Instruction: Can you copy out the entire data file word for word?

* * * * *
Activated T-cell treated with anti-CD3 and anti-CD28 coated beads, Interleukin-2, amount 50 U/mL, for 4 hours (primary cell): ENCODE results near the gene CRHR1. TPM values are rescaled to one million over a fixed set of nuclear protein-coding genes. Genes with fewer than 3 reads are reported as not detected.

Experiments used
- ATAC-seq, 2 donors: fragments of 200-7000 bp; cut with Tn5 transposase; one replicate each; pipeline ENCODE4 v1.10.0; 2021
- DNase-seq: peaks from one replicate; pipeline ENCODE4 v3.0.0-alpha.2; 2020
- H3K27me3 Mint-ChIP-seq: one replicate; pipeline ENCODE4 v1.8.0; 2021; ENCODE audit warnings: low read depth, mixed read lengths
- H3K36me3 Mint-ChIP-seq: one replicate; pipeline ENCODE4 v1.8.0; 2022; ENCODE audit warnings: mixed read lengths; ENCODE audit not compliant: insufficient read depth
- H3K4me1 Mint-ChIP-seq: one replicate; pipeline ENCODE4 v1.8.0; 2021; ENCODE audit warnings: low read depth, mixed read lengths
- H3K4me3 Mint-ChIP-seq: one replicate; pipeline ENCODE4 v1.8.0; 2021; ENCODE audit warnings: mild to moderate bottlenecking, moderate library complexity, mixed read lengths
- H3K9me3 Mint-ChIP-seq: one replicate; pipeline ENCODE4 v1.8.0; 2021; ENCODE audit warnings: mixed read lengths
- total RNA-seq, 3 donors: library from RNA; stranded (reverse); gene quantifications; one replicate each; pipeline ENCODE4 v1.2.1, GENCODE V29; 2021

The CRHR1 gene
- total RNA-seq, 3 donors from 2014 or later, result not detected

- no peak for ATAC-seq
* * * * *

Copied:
Activated T-cell treated with anti-CD3 and anti-CD28 coated beads, Interleukin-2, amount 50 U/mL, for 4 hours (primary cell): ENCODE results near the gene CRHR1. TPM values are rescaled to one million over a fixed set of nuclear protein-coding genes. Genes with fewer than 3 reads are reported as not detected.

Experiments used
- ATAC-seq, 2 donors: fragments of 200-7000 bp; cut with Tn5 transposase; one replicate each; pipeline ENCODE4 v1.10.0; 2021
- DNase-seq: peaks from one replicate; pipeline ENCODE4 v3.0.0-alpha.2; 2020
- H3K27me3 Mint-ChIP-seq: one replicate; pipeline ENCODE4 v1.8.0; 2021; ENCODE audit warnings: low read depth, mixed read lengths
- H3K36me3 Mint-ChIP-seq: one replicate; pipeline ENCODE4 v1.8.0; 2022; ENCODE audit warnings: mixed read lengths; ENCODE audit not compliant: insufficient read depth
- H3K4me1 Mint-ChIP-seq: one replicate; pipeline ENCODE4 v1.8.0; 2021; ENCODE audit warnings: low read depth, mixed read lengths
- H3K4me3 Mint-ChIP-seq: one replicate; pipeline ENCODE4 v1.8.0; 2021; ENCODE audit warnings: mild to moderate bottlenecking, moderate library complexity, mixed read lengths
- H3K9me3 Mint-ChIP-seq: one replicate; pipeline ENCODE4 v1.8.0; 2021; ENCODE audit warnings: mixed read lengths
- total RNA-seq, 3 donors: library from RNA; stranded (reverse); gene quantifications; one replicate each; pipeline ENCODE4 v1.2.1, GENCODE V29; 2021

The CRHR1 gene
- total RNA-seq, 3 donors from 2014 or later, result not detected

- no peak for ATAC-seq